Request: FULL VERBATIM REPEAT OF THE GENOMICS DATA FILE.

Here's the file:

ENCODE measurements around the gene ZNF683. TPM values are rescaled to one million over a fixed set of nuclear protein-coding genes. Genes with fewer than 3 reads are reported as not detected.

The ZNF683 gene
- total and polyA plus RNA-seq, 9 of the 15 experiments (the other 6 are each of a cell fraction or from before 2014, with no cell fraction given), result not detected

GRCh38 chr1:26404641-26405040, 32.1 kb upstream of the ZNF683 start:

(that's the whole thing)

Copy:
ENCODE measurements around the gene ZNF683. TPM values are rescaled to one million over a fixed set of nuclear protein-coding genes. Genes with fewer than 3 reads are reported as not detected.

The ZNF683 gene
- total and polyA plus RNA-seq, 9 of the 15 experiments (the other 6 are each of a cell fraction or from before 2014, with no cell fraction given), result not detected

GRCh38 chr1:26404641-26405040, 32.1 kb upstream of the ZNF683 start: